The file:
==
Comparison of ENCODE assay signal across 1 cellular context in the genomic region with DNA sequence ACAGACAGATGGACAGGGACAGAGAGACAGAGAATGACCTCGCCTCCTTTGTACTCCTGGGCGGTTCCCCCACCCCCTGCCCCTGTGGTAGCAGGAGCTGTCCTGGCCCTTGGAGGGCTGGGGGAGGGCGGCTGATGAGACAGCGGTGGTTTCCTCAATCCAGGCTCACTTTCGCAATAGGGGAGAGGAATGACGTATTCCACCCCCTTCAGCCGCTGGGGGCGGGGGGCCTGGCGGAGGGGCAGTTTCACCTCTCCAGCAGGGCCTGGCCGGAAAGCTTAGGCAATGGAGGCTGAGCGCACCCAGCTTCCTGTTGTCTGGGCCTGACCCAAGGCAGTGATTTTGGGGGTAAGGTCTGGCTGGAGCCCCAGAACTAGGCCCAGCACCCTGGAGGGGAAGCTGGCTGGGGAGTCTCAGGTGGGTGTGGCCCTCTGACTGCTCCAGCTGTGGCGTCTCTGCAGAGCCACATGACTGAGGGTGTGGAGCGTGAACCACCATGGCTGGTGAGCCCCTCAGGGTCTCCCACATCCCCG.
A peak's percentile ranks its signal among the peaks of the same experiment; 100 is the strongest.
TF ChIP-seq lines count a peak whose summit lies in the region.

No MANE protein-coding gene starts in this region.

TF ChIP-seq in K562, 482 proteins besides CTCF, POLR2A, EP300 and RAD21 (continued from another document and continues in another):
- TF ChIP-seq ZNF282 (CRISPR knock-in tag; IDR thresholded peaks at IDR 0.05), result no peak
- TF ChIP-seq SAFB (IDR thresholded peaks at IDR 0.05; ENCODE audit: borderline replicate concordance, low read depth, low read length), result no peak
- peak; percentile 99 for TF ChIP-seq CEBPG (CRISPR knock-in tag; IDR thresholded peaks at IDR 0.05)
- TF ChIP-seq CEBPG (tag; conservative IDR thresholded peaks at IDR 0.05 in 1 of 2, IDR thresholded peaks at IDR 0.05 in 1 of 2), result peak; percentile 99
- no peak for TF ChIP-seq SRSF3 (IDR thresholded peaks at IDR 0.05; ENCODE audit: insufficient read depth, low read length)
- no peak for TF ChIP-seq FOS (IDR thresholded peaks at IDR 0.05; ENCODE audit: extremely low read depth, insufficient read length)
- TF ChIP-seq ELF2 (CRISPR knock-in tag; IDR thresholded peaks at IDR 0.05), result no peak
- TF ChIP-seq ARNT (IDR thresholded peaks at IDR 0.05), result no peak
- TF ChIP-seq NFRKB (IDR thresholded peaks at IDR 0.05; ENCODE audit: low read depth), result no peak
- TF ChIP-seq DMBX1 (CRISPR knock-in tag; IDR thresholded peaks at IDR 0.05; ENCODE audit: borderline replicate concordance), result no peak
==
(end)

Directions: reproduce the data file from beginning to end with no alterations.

Comparison of ENCODE assay signal across 1 cellular context in the genomic region with DNA sequence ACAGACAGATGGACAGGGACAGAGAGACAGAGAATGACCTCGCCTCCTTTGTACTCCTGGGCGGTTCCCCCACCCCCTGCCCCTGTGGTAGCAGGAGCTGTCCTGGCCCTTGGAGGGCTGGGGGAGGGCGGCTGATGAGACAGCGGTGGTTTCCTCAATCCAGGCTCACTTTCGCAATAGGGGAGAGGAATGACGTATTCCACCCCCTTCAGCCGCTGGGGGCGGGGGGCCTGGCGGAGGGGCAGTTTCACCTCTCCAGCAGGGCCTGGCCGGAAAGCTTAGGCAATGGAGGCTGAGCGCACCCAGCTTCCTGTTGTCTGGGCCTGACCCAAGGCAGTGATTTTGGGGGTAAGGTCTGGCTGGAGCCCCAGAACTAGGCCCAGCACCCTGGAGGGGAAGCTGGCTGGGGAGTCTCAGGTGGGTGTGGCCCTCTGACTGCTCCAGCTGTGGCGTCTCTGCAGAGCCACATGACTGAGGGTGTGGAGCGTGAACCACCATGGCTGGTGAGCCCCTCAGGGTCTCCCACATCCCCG.
A peak's percentile ranks its signal among the peaks of the same experiment; 100 is the strongest.
TF ChIP-seq lines count a peak whose summit lies in the region.

No MANE protein-coding gene starts in this region.

TF ChIP-seq in K562, 482 proteins besides CTCF, POLR2A, EP300 and RAD21 (continued from another document and continues in another):
- TF ChIP-seq ZNF282 (CRISPR knock-in tag; IDR thresholded peaks at IDR 0.05), result no peak
- TF ChIP-seq SAFB (IDR thresholded peaks at IDR 0.05; ENCODE audit: borderline replicate concordance, low read depth, low read length), result no peak
- peak; percentile 99 for TF ChIP-seq CEBPG (CRISPR knock-in tag; IDR thresholded peaks at IDR 0.05)
- TF ChIP-seq CEBPG (tag; conservative IDR thresholded peaks at IDR 0.05 in 1 of 2, IDR thresholded peaks at IDR 0.05 in 1 of 2), result peak; percentile 99
- no peak for TF ChIP-seq SRSF3 (IDR thresholded peaks at IDR 0.05; ENCODE audit: insufficient read depth, low read length)
- no peak for TF ChIP-seq FOS (IDR thresholded peaks at IDR 0.05; ENCODE audit: extremely low read depth, insufficient read length)
- TF ChIP-seq ELF2 (CRISPR knock-in tag; IDR thresholded peaks at IDR 0.05), result no peak
- TF ChIP-seq ARNT (IDR thresholded peaks at IDR 0.05), result no peak
- TF ChIP-seq NFRKB (IDR thresholded peaks at IDR 0.05; ENCODE audit: low read depth), result no peak
- TF ChIP-seq DMBX1 (CRISPR knock-in tag; IDR thresholded peaks at IDR 0.05; ENCODE audit: borderline replicate concordance), result no peak